In the great quest to uncover the secrets to the origin of life on Earth — a discipline referred to as biogenesis theory — there remains a profound (unanswered) question: how do “living” molecules arise from non-living ones? For, to answer such a question means making a distinction between different states of molecular organization. The question is almost metaphysical in nature — for it requires one to ponder the very definition of ‘Life’; it is nearly impossible to pinpoint a particular stage (or molecular structure) in the genesis of living matter and say this is now “alive”, when previously, it was “non-living” (e.g., Is it only the cell that is alive? What about mitochondria which also have DNA? What about the ribosomes that translate RNA messages into proteins?, etc.)
But there are a few requirements for living matter that scientists do recognize; such living molecules must possess two fundamental features: they must be capable of “self-organization” (also called “self-assembly”) under the right environmental conditions, and, they must be capable of self-replication. This last feature is tricky, since it implies that there is some form of “molecular memory”, or information coding, at work, such that these special molecules can remember how to copy themselves.
The RNA World hypothesis
The most promising candidate molecules here are RNA (ribonucleic acid) molecules which are both simpler than DNA molecules and more powerful catalysts for molecular interactions. Indeed, RNA-based enzymes (i.e., the RNA polymerases) are necessary for DNA replication. Many biologists believe that some form of RNA — or precursors to RNA — had to evolve first, before the more complex DNA molecule could appear. This view is known as the ‘RNA World’ hypothesis.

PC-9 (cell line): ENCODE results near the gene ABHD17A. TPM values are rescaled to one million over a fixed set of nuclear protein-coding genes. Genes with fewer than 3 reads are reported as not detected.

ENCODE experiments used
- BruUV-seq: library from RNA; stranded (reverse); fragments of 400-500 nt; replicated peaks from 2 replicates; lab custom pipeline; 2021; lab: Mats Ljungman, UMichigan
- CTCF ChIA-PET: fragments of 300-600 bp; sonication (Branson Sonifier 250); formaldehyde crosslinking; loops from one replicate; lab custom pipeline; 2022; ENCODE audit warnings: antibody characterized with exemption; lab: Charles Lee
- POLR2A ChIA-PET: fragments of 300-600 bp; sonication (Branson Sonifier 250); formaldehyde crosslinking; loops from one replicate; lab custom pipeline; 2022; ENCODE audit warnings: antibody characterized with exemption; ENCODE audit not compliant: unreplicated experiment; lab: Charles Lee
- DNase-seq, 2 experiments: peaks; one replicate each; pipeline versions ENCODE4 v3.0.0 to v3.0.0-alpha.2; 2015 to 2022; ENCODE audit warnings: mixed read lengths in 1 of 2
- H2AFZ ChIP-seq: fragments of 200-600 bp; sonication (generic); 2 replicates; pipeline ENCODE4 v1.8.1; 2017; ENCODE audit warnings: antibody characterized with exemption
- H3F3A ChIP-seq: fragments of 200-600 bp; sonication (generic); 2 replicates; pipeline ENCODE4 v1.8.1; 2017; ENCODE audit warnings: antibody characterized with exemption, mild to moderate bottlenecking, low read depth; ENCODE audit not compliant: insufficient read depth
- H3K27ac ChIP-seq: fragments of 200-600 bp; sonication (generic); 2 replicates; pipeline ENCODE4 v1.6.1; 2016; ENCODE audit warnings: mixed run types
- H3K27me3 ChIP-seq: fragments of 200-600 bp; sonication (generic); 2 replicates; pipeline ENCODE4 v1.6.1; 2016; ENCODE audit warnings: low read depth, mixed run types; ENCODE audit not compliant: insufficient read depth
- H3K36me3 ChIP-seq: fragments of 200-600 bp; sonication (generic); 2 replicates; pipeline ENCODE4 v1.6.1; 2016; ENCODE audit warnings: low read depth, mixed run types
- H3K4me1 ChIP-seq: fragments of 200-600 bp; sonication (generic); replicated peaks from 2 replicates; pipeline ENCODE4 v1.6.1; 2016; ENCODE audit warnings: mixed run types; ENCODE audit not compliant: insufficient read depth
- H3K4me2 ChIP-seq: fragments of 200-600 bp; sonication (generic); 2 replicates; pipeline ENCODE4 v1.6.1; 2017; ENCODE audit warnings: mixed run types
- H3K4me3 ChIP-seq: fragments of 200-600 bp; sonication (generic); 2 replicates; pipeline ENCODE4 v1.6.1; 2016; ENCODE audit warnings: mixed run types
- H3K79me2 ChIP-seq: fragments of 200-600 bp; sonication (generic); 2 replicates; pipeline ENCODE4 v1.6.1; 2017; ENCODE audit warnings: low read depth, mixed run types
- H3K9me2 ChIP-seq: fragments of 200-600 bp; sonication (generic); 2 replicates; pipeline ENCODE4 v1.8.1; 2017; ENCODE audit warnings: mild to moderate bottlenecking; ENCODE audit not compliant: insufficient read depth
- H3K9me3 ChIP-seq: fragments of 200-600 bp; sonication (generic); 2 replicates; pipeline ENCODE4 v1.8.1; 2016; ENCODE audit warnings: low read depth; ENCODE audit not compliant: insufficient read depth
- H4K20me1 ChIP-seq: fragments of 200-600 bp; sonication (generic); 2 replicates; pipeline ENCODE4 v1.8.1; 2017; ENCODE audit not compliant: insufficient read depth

But, there’s one big problem with the RNA World hypothesis; the building blocks of RNA — the nucleoside bases cytosine (C), guanine (G), adenine (A) and urasil (U) — do not normally assemble themselves into longer chains to form the genetic structures we associate with living molecules.
This has led many scientists to posit precursors to these RNA bases — proto-RNAs — that must have evolved first. According to Nicholas Hud, a chemist at the Georgia Institute of Technology (Georgia Tech) in Atlanta, “RNA is so perfect today that it has to be the product of evolution”
The Experiments with “Proto-RNA” Molecules
To test this theory, Georgia Tech researchers, collaborating with colleagues from the Institute for Research in Biomedicine in Barcelona, Spain, began a series of experiments with two key proto-RNA candidate molecules: cyanuric acid (CA) and triaminopyrimidine (TAP). The latter molecule belongs to a family of chemicals called pyrimidines of which the RNA bases C and U are members. CA is also structurally related to the pyrimidines. Earlier research had shown that these molecules spontaneously formed ring-like structures called rosettes — when immerse in an organic solvent medium. Successive rosettes would stick together to form stacks — compound structures that bear some resemblance to how genetic material is built up from simpler, repetitive structures.
The paper entitled ‘Efficient Self-Assembly in Water of Long Noncovalent Polymers by Nucleobase Analogues’ was published February 8th in the Journal of the American Chemical Society.
For further reading on the subject of biogenesis, check out my earlier article In Search of Ancient Alien Microbes & the Origin of Life.
Main Reference for this post: ‘Self-Assembling Molecules Offer New Clues on Life’s Possible Origin’ by Robert F. Service
Top Image: (RNA-like molecules self-assemble into gene-like structures in water); Credit: B.J. Cafferty et al., JACS (2013)